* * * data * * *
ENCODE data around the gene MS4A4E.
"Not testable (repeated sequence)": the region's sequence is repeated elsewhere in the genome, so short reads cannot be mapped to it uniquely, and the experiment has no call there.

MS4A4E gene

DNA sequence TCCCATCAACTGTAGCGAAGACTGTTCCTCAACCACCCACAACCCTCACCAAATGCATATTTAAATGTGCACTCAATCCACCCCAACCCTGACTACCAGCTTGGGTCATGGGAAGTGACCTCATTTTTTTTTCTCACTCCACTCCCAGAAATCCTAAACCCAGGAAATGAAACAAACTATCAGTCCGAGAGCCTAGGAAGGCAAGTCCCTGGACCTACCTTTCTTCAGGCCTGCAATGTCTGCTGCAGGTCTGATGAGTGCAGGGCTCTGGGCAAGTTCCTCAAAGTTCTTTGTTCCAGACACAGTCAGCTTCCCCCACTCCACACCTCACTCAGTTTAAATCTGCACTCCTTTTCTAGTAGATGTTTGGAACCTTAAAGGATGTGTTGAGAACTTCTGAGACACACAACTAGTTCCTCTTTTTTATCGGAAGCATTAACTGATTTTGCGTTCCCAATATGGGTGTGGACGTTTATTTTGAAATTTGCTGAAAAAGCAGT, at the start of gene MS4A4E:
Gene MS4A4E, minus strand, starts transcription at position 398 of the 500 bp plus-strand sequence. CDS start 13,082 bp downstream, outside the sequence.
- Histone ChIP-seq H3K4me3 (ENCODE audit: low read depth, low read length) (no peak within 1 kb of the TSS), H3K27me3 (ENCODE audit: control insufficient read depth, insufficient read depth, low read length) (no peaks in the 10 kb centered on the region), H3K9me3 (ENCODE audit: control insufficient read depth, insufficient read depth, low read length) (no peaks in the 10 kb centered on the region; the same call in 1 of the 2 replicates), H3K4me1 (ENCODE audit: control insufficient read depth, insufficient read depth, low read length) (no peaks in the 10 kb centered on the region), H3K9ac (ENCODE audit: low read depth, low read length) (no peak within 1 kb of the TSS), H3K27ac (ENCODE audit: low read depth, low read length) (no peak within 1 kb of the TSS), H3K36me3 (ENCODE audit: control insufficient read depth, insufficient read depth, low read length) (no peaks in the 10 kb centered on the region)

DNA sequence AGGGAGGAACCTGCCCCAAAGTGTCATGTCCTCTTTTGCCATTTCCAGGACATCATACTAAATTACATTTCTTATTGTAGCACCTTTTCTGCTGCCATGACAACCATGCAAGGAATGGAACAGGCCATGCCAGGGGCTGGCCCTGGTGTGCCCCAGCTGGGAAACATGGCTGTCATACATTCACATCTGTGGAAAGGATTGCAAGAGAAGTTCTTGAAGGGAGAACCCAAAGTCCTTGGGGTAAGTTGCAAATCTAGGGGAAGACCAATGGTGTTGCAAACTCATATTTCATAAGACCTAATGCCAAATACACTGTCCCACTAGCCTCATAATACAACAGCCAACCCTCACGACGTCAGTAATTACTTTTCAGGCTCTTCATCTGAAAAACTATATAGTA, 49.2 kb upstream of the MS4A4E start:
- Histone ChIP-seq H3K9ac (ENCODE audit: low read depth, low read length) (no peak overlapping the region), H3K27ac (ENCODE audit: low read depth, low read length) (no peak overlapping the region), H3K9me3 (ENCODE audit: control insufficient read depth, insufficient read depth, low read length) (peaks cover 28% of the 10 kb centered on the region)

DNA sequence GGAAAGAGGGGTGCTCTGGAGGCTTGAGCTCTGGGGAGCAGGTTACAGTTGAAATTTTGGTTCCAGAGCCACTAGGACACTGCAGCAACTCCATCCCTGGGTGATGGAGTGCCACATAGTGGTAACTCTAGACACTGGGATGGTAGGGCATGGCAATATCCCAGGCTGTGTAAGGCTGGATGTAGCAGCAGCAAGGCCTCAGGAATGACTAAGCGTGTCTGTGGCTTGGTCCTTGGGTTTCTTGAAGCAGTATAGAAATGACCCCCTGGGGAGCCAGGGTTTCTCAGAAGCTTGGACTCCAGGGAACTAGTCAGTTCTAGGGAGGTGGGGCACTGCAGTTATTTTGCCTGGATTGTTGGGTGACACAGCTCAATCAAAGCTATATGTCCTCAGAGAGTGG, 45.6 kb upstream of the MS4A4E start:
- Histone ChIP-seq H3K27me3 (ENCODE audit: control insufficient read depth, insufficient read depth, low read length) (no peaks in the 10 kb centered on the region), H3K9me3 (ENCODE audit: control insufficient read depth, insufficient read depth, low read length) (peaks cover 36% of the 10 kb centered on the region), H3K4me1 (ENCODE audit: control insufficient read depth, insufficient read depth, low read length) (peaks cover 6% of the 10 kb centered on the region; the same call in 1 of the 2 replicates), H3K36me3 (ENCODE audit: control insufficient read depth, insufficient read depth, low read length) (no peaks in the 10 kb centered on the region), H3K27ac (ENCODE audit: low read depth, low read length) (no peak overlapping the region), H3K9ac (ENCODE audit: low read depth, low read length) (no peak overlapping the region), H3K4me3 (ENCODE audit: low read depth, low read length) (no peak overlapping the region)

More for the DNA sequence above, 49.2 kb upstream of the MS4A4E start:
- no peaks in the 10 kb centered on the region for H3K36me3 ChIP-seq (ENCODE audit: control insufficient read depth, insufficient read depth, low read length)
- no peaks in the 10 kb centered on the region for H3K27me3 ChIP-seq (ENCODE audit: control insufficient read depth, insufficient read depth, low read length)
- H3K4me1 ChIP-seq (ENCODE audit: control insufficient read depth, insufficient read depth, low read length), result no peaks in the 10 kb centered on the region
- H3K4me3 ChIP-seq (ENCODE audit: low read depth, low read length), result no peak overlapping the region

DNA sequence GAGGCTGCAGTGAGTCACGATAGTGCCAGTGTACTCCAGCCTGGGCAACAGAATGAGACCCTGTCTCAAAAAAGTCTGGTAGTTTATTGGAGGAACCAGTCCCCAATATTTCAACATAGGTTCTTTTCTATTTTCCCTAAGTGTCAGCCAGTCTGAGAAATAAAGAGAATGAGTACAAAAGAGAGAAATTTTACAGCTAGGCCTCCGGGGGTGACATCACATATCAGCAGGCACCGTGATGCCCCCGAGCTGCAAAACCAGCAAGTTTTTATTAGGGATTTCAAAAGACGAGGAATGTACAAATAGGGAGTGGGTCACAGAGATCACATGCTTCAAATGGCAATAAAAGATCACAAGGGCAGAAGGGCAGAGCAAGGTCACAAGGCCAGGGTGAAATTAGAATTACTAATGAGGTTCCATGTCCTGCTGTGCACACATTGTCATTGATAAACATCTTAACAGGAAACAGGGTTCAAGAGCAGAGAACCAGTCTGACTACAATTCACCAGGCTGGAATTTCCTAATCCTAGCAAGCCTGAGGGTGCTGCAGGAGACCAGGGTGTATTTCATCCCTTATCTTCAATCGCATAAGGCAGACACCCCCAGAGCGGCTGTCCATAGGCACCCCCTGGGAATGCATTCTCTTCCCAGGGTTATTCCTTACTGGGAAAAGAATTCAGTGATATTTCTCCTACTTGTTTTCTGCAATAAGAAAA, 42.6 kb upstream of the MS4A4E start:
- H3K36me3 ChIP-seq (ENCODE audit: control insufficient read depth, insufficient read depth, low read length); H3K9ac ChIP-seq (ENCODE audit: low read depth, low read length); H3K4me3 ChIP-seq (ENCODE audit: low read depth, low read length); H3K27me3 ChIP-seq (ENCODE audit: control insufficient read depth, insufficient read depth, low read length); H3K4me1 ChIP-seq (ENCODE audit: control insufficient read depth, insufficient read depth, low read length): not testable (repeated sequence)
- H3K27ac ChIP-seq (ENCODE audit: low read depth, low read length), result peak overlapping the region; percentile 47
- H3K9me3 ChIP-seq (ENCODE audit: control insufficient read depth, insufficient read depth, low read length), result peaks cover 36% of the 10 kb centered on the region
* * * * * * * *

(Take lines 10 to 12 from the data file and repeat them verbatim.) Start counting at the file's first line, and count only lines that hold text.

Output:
- Histone ChIP-seq H3K27me3 (ENCODE audit: control insufficient read depth, insufficient read depth, low read length) (no peaks in the 10 kb centered on the region), H3K9me3 (ENCODE audit: control insufficient read depth, insufficient read depth, low read length) (peaks cover 36% of the 10 kb centered on the region), H3K4me1 (ENCODE audit: control insufficient read depth, insufficient read depth, low read length) (peaks cover 6% of the 10 kb centered on the region; the same call in 1 of the 2 replicates), H3K36me3 (ENCODE audit: control insufficient read depth, insufficient read depth, low read length) (no peaks in the 10 kb centered on the region), H3K27ac (ENCODE audit: low read depth, low read length) (no peak overlapping the region), H3K9ac (ENCODE audit: low read depth, low read length) (no peak overlapping the region), H3K4me3 (ENCODE audit: low read depth, low read length) (no peak overlapping the region)

More for the DNA sequence above, 49.2 kb upstream of the MS4A4E start:
- no peaks in the 10 kb centered on the region for H3K36me3 ChIP-seq (ENCODE audit: control insufficient read depth, insufficient read depth, low read length)